This section is from the book "The Fruit Manual: Containing The Descriptions And Synonyms Of The Fruits And Fruit Trees Of Great Britain", by Robert Hogg. Also available from Amazon: The Fruit Manual.
Fruit, very large; obovate, uneven, and bossed in its outline. Skin, lemon-coloured, marked with spots and patches of russet. Eye, rather small, and partially closed, set in a very deep round cavity. Stalk, short, and rather slender, deeply inserted. Flesh, yellowish white, coarsegrained, half-melting, juicy, and briskly flavoured.
A fine-looking but very coarse pear; ripe in October.
Raised by Van Mons about the year 1821.
Colmar Artoisenet. See Colmar d'Aremberg. Colmar Bonnet. See Passe Colmar.
Fruit, medium size; pyramidal, swollen on one side. Skin, smooth, deep, clear yellow, tinged with green on the shaded side, and bright vermilion next the sun, covered all over with minute russety dots. Eye, open, with erect, dry segments, prominent, and surrounded with plaits. Stalk, half an inch to three-quarters long, fleshy, inserted without depression on one side of the apex. Flesh, sweet, crisp, juicy, and pleasantly flavoured.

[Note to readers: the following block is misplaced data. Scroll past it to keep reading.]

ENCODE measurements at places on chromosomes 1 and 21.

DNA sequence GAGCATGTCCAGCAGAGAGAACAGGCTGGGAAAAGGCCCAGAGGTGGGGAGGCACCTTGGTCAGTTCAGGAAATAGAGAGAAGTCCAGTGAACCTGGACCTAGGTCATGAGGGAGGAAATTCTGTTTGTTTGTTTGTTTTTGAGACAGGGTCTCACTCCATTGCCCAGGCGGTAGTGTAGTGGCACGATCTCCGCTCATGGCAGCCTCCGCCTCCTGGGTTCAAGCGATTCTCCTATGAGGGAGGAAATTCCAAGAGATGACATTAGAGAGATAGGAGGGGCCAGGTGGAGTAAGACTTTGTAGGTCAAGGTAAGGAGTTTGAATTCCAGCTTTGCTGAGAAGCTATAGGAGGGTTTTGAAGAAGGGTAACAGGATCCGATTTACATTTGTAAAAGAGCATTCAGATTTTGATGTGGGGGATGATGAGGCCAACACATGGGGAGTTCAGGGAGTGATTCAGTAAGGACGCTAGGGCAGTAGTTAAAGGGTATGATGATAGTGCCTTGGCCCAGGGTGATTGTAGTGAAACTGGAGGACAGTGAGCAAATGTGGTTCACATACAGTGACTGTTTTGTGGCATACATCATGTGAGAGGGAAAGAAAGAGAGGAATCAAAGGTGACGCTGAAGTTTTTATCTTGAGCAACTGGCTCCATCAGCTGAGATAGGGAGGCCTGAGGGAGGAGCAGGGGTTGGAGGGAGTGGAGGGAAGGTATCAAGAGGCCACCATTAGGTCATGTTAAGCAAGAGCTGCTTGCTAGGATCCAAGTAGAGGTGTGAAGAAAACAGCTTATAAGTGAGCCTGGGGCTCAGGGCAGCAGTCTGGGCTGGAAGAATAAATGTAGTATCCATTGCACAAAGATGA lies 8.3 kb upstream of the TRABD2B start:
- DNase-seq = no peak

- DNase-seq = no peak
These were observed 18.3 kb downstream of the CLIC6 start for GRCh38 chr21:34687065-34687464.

Fruit, about medium size, three inches long, and two and a half wide; oval. Skin, yellowish, dotted and marbled with cinnamon-coloured russet, and with a red blush on the side next the sun. Eye, large and open, set in a shallow depression. Stalk, over an inch long, slender, and inserted in a round cavity. Flesh, white, crisp, juicy, sweet, and with a pleasant aroma.
A good but not a richly flavoured pear; ripe in January, and continuing in use till March.
Fruit, below medium size; curved pyri-form. Skin, greenish yellow, covered with patches and dots of pale brown russet. Eye, small, almost even with the surface. Stalk, more than an inch long, curved, inserted without depression. Flesh, white, breaking, somewhat gritty, sweet, and not very juicy. A second-rate pear; in use in December and January.
Raised by M. Grégoire, of Jodoigne, and named in compliment to his gardener.
Fruit, medium size, three inches long, and two and a half wide; obovate, even and regular in its outline. Skin, of uniform dull yellowish green, rather thickly dotted with russet dots, and sometimes with small patches of brown russet. Eye, quite open, with very short segments, placed in a slight depression. Stalk, generally an inch long, but sometimes only' half an inch, stout and woody, set on the apex of the fruit without depression, and generally with a lip or bossed swelling at its insertion. Flesh, yellowish, fine-grained, buttery, and melting, with a cold, briskly-flavoured juice, a pleasant aroma, and agreeable flavour.
A dessert pear, but not of high merit; ripe in the middle of September, and soon after becomes quite pasty.
A seedling of Van Mons, raised at Louvain in 1824, and named in compliment to his gardener.